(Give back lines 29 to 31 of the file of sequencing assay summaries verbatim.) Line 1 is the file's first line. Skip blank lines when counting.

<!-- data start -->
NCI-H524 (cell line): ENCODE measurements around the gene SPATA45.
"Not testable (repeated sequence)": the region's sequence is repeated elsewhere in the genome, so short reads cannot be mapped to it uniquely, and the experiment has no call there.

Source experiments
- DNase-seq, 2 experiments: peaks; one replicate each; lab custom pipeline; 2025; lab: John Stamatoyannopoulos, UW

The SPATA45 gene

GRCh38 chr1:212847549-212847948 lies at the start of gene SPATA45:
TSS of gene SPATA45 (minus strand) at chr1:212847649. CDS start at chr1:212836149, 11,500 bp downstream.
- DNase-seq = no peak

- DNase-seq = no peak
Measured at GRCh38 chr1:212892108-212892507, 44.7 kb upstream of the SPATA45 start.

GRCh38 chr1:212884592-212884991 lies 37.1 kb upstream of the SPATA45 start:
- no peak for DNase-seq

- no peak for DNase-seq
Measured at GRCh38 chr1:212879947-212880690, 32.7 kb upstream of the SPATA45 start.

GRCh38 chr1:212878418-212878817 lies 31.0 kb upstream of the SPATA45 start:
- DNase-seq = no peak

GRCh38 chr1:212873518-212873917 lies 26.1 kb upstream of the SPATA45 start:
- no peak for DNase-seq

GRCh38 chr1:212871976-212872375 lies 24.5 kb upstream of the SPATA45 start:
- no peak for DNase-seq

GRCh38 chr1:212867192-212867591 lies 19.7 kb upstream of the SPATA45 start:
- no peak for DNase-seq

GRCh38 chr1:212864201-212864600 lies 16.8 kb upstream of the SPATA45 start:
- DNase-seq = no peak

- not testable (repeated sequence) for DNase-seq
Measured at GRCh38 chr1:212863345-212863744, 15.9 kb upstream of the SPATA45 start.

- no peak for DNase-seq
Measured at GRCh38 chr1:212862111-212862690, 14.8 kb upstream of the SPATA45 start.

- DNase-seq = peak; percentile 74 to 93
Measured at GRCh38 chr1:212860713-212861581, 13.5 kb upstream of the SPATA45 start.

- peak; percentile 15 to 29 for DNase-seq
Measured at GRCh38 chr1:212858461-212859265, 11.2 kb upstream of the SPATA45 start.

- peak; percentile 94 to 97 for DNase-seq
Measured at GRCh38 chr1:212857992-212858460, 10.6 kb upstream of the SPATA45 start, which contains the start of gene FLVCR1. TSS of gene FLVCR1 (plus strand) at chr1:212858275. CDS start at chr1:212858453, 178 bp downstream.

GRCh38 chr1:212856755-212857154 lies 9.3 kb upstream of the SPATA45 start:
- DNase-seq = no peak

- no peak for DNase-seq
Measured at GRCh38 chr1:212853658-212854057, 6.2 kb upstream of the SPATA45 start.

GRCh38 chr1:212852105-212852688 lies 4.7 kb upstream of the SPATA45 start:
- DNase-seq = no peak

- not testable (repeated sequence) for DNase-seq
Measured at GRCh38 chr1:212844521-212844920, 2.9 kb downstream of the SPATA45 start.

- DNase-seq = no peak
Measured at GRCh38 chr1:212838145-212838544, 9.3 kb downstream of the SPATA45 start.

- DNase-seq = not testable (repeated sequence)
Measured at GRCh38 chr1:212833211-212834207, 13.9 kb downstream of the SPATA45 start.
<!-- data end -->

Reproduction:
- DNase-seq = peak; percentile 74 to 93
Measured at GRCh38 chr1:212860713-212861581, 13.5 kb upstream of the SPATA45 start.

- peak; percentile 15 to 29 for DNase-seq